Many of today’s insurgent Black movements call for an end to racial capitalism. They most often take aim at policing and mass incarceration, the racial partitioning of workplaces and residential communities, and the expropriation and underdevelopment of Black populations at home and abroad. Scholars and activists increasingly regard these practices as essential technologies of capital accumulation—evidence that capitalist societies past and present enshrine racial inequality as a matter of course.
In Prophet of Discontent, Andrew J. Douglas and Jared A. Loggins invoke contemporary discourse on racial capitalism in a powerful reassessment of Martin Luther King Jr.’s thinking and legacy. Like today’s organizers, King was more than a dreamer. He knew that his call for a “radical revolution of values” was complicated by the production and circulation of value under capitalism. He knew that the movement to build the beloved community required sophisticated analyses of capitalist imperialism, state violence, and racial formations, as well as unflinching solidarity with the struggles of the Black working class. Shining new light on King’s largely implicit economic and political theories, and expanding appreciation of the Black radical tradition to which he belonged, Douglas and Loggins reconstruct, develop, and carry forward King’s strikingly prescient critique of capitalist society.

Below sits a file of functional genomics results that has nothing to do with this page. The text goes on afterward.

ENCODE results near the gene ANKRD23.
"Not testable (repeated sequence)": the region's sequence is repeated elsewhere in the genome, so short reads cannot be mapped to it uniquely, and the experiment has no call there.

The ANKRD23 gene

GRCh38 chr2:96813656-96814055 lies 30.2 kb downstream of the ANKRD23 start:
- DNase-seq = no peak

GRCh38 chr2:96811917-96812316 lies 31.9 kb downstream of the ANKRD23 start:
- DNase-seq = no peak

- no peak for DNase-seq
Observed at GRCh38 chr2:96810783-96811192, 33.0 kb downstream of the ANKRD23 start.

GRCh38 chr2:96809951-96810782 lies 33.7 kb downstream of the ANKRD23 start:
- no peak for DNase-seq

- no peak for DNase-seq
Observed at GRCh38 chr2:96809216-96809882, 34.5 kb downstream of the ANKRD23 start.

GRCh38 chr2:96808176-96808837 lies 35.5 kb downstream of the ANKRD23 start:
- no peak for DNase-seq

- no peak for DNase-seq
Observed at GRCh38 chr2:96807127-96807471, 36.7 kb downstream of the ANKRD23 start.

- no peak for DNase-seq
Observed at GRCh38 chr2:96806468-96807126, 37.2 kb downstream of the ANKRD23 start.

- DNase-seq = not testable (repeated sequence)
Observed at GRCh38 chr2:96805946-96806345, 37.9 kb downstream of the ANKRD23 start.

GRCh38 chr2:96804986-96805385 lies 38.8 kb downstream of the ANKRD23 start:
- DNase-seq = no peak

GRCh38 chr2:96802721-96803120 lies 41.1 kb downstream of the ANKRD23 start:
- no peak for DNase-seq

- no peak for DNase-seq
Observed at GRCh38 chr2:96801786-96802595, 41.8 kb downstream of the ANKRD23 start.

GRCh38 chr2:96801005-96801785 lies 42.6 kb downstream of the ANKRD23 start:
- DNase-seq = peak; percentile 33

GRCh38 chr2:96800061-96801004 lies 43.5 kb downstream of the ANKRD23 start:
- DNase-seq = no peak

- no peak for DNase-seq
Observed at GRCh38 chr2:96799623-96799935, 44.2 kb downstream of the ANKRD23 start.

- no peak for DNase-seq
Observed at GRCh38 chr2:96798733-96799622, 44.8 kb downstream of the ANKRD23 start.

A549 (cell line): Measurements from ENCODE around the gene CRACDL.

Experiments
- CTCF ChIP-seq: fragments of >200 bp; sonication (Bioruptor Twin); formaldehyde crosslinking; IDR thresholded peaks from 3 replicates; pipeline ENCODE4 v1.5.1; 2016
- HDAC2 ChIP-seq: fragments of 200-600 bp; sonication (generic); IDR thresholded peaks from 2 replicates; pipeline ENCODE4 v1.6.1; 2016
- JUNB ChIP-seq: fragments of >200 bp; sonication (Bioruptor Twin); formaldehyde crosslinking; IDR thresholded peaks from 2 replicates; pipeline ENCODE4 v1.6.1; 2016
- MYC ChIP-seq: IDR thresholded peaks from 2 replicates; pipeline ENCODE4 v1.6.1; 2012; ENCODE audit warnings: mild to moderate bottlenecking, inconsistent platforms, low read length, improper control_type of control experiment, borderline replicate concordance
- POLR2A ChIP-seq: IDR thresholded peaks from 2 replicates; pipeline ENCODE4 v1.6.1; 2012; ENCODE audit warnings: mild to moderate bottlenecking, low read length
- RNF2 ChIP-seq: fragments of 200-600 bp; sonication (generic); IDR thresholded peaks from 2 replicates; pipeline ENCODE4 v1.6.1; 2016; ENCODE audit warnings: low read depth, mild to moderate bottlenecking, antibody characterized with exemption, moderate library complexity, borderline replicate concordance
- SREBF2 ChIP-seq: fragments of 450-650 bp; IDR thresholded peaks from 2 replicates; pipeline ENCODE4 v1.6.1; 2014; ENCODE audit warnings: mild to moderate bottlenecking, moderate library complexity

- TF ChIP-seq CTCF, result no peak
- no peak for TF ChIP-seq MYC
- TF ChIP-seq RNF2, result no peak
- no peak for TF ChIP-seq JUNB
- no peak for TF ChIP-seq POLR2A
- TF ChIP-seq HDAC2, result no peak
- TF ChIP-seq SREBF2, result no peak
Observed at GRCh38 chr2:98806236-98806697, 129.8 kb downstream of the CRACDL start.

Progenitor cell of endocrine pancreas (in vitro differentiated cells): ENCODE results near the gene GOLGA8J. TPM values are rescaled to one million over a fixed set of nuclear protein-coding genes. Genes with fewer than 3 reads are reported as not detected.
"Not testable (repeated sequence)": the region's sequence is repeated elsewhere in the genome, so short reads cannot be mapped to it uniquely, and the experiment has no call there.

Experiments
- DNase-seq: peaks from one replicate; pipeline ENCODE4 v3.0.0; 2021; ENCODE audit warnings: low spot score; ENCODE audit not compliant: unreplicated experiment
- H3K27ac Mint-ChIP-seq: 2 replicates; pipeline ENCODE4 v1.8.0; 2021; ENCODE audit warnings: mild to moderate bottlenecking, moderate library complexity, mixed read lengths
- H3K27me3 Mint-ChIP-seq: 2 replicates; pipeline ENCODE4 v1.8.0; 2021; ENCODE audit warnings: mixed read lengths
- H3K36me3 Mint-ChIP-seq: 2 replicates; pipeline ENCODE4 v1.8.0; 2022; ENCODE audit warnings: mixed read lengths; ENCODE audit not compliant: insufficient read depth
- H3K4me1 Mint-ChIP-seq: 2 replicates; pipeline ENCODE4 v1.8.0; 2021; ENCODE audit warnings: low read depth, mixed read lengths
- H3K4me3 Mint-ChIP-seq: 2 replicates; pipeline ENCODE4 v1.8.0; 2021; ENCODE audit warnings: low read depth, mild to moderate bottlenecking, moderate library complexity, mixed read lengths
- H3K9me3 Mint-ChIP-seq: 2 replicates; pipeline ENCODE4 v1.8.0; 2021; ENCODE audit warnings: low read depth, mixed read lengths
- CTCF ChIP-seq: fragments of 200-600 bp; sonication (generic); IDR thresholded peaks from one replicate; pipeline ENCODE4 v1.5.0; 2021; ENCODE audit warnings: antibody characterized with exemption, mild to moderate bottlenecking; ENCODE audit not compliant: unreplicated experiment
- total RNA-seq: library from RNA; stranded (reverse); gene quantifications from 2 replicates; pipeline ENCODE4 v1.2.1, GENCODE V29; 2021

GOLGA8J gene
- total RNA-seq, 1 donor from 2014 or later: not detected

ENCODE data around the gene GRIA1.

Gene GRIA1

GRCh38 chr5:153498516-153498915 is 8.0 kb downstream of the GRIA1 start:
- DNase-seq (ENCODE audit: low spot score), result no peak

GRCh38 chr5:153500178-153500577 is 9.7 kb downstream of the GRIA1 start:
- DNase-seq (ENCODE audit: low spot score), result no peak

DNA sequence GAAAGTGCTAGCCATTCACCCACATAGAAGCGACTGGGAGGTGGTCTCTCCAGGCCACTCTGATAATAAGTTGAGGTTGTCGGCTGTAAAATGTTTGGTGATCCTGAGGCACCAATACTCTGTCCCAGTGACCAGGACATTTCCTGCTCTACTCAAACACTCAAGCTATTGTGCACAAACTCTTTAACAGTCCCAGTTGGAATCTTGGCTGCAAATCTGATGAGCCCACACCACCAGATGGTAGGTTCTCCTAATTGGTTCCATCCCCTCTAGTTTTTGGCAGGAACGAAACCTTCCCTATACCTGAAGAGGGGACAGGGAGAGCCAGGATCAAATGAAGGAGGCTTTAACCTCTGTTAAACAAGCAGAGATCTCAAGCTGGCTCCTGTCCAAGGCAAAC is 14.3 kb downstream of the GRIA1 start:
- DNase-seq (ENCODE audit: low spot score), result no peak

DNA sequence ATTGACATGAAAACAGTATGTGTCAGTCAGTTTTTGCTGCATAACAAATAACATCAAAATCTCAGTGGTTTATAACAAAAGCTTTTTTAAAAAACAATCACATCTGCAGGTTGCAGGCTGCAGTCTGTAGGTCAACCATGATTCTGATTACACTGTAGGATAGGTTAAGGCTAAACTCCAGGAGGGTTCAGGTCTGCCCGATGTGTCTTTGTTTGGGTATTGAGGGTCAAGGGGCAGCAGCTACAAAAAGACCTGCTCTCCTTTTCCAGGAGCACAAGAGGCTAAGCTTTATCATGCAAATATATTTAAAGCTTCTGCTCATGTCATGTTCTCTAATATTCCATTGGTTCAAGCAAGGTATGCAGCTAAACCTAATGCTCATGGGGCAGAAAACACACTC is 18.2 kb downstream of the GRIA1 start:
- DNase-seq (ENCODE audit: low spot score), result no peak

"It is no longer true that the radicalism of Dr. King is ignored . . . but no book so thoroughly shows how his radicalism, and changes in it, developed through study and, especially, through participation in a social movement confronting the deadly serious problems of racial capitalism. Prophet of Discontent is a significant contribution to the study of both King and the movement."
—David Roediger, author of The Production of Difference
"This is an excellent book, full of terrific insights into the world of Martin Luther King Jr. and what he has to offer theoretically and methodologically to contemporary issues of race, economics, and politics. . . . It reveals, through superb writing, how King’s contributions stemmed from real-world, real-life social and economic circumstances."
—Edward J. Blum, author of W.E.B. Du Bois, American Prophet
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